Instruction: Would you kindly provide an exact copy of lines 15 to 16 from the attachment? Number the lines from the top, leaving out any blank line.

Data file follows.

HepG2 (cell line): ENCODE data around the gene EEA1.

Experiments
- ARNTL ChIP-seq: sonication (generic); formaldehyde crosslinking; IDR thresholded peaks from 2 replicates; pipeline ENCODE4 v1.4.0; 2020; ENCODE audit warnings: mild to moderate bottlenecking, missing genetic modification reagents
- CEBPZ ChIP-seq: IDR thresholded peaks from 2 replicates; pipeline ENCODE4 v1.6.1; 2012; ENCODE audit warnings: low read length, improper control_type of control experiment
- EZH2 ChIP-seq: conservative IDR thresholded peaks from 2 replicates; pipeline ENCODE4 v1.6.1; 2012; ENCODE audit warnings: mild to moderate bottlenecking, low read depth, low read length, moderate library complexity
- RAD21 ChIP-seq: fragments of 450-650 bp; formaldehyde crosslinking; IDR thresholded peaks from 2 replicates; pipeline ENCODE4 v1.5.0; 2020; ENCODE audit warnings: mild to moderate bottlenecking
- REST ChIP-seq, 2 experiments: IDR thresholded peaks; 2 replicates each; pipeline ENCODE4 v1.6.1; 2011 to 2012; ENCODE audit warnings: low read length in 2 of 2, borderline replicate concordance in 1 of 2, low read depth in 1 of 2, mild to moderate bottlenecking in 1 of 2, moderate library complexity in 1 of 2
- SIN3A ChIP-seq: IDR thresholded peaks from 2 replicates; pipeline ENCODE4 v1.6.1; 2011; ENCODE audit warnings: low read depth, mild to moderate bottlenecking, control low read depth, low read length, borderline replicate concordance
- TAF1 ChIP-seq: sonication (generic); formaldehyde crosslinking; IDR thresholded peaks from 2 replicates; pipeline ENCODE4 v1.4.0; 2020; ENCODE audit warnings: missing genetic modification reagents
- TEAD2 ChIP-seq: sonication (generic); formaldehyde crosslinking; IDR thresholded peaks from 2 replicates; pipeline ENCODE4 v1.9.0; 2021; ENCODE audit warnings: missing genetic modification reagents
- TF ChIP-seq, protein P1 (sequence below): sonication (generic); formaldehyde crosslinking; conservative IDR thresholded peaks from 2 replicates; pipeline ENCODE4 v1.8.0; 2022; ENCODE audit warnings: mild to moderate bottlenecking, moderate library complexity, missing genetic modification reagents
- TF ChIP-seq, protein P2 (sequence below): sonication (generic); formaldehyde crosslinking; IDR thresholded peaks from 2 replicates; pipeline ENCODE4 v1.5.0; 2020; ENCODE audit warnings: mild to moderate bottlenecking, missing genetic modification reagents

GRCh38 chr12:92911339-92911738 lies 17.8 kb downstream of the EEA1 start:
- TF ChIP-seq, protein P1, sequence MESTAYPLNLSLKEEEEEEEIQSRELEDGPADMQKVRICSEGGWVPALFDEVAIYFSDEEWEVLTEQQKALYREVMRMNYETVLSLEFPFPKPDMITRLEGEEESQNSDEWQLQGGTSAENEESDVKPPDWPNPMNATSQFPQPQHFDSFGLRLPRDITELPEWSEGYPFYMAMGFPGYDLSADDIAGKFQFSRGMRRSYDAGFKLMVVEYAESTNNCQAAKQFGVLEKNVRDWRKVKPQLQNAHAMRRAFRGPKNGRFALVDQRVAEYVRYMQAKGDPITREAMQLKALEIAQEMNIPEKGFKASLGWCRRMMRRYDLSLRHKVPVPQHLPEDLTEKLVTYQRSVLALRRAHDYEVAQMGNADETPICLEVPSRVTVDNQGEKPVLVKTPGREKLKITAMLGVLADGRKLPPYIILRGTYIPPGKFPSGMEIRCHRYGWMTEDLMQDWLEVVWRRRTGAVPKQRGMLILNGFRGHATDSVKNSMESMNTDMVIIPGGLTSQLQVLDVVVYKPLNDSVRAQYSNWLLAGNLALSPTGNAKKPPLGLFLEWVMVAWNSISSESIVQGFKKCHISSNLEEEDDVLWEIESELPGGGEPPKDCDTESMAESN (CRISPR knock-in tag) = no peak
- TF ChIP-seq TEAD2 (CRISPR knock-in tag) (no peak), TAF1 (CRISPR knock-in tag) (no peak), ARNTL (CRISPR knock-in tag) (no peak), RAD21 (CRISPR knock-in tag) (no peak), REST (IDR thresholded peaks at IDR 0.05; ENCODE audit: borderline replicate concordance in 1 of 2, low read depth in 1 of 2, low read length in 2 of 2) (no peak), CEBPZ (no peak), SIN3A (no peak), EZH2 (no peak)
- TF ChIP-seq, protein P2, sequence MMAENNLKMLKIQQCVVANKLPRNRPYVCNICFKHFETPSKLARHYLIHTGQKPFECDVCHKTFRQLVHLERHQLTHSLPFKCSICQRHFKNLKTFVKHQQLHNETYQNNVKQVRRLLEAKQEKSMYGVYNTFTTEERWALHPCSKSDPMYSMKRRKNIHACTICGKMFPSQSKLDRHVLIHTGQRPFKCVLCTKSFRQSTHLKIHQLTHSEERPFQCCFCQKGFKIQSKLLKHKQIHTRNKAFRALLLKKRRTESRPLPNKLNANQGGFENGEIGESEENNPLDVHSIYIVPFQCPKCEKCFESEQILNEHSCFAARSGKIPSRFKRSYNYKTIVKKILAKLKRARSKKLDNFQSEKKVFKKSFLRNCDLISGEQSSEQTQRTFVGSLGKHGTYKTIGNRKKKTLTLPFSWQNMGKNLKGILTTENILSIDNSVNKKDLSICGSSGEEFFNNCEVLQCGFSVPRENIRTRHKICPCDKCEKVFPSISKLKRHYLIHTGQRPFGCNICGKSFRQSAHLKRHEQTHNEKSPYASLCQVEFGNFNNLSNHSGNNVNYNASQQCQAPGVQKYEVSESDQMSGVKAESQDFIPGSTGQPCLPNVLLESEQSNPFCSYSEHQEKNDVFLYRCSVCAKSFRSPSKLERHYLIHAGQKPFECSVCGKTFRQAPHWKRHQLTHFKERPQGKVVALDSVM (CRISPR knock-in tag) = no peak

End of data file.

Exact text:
- TF ChIP-seq TEAD2 (CRISPR knock-in tag) (no peak), TAF1 (CRISPR knock-in tag) (no peak), ARNTL (CRISPR knock-in tag) (no peak), RAD21 (CRISPR knock-in tag) (no peak), REST (IDR thresholded peaks at IDR 0.05; ENCODE audit: borderline replicate concordance in 1 of 2, low read depth in 1 of 2, low read length in 2 of 2) (no peak), CEBPZ (no peak), SIN3A (no peak), EZH2 (no peak)
- TF ChIP-seq, protein P2, sequence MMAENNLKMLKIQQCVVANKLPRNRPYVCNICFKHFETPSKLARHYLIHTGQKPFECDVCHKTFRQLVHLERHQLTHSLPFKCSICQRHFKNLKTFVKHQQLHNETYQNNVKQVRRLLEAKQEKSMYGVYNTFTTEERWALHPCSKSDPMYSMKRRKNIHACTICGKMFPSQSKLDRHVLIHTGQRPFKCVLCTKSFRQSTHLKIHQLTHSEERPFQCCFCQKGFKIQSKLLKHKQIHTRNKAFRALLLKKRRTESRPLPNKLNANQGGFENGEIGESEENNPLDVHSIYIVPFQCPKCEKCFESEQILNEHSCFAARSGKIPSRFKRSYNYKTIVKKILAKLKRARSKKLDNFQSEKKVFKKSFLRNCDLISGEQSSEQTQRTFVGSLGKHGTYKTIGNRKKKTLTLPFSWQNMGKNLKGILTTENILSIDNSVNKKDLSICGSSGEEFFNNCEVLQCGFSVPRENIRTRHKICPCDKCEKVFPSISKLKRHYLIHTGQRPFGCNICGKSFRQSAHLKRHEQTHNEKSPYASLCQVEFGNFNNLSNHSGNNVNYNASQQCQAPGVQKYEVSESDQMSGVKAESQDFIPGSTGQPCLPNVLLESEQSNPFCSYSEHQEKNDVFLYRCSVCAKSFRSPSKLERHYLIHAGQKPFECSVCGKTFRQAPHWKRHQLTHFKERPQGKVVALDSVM (CRISPR knock-in tag) = no peak